MADE IN HAWAII
Dip into extra-tasty taro with hip flavors
Poi-loving Tom Purdy had been mixing up the stuff ever since his Hawaii days at Iolani School, Roosevelt High and eventually as partner at Kapaa Fish and Chowder House on Kauai.
Three decades, two careers and a divorce later, he's back making poi -- but turned into flavored dips. He's discovered a Chinese dryland taro that yields the right poi-like creaminess, even after the addition of his diverse flavorings. These now include stylish sundried tomato, black olive, green Thai curry, no-dairy "taronaise" and (soon to come) smoked salmon.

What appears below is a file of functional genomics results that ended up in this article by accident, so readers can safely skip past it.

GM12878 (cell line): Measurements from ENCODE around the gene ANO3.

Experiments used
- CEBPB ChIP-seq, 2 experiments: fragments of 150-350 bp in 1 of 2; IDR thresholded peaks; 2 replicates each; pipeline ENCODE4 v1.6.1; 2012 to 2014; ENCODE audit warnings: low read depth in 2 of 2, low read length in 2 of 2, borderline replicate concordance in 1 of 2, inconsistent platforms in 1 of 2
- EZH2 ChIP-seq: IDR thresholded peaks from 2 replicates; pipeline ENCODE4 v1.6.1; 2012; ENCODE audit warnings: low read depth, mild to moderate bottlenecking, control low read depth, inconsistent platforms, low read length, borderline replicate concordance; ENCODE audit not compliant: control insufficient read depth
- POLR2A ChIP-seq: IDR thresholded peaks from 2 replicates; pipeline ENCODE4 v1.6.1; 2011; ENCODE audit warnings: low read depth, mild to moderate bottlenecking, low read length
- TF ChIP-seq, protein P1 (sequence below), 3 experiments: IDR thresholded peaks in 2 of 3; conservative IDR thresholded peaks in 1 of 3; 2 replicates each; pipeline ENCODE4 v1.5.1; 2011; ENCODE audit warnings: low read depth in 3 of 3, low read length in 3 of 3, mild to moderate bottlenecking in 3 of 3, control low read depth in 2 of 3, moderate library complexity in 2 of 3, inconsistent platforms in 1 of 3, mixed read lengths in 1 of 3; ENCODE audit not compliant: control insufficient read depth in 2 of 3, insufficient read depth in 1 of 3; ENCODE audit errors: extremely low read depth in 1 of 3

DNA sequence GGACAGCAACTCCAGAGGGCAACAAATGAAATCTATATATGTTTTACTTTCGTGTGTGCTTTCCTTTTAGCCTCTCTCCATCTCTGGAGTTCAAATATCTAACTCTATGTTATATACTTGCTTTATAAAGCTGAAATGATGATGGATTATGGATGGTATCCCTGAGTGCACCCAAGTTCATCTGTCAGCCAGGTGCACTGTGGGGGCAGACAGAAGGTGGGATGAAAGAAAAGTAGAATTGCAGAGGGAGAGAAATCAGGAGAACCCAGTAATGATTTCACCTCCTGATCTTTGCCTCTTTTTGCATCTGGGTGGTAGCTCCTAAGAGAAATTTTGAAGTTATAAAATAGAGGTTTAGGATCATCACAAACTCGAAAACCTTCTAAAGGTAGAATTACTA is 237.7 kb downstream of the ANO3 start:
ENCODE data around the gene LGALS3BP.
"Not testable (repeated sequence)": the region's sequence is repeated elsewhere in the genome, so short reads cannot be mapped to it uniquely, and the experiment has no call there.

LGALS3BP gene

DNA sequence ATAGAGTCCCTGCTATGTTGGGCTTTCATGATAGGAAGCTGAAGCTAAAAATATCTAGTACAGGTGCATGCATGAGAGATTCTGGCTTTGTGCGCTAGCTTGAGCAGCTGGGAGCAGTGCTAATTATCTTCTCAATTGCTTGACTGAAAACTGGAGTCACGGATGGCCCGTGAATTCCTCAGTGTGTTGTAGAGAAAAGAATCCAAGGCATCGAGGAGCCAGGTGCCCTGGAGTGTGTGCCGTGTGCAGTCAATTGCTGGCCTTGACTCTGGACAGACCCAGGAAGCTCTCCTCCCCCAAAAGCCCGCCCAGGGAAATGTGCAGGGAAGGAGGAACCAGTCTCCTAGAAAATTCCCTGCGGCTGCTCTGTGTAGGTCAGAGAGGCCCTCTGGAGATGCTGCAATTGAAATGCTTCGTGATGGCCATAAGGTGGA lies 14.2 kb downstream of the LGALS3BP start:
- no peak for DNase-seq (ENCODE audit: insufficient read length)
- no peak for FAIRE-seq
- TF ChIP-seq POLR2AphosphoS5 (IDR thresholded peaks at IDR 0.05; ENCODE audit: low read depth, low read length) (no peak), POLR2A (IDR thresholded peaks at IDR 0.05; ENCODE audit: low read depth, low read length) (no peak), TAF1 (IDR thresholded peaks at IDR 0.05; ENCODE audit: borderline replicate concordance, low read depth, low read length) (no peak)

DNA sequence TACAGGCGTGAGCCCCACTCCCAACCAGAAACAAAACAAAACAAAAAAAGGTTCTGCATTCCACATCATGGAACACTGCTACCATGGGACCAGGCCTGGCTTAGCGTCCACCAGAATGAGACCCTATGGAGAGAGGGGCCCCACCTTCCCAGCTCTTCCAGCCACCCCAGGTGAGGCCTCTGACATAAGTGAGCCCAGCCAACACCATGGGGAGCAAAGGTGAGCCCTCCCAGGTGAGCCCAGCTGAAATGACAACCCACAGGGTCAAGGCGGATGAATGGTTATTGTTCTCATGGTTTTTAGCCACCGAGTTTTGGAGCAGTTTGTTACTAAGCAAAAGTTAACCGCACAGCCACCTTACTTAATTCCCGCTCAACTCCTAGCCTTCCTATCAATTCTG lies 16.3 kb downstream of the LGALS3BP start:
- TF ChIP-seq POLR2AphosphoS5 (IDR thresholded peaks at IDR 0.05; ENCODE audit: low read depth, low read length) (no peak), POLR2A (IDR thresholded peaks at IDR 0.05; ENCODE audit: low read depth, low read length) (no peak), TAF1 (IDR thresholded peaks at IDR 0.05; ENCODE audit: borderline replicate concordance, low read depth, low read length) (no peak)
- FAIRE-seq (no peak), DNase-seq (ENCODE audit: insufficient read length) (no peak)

Dip into what looks and initially feels like the traditional gooey comfort food, and you'll be surprised by a burst of flavor -- minus any artificial ingredients. Purdy processes 50 to 100 pounds of taro a week in a commercial kitchen in Kalihi. Two months into production, he's landed shelf space at Tamura's Fine Wine and Liquors in Kaimuki; you can also find him at the farmers' markets at Kapiolani Community College on Saturday and Manoa Marketplace on Thursday mornings.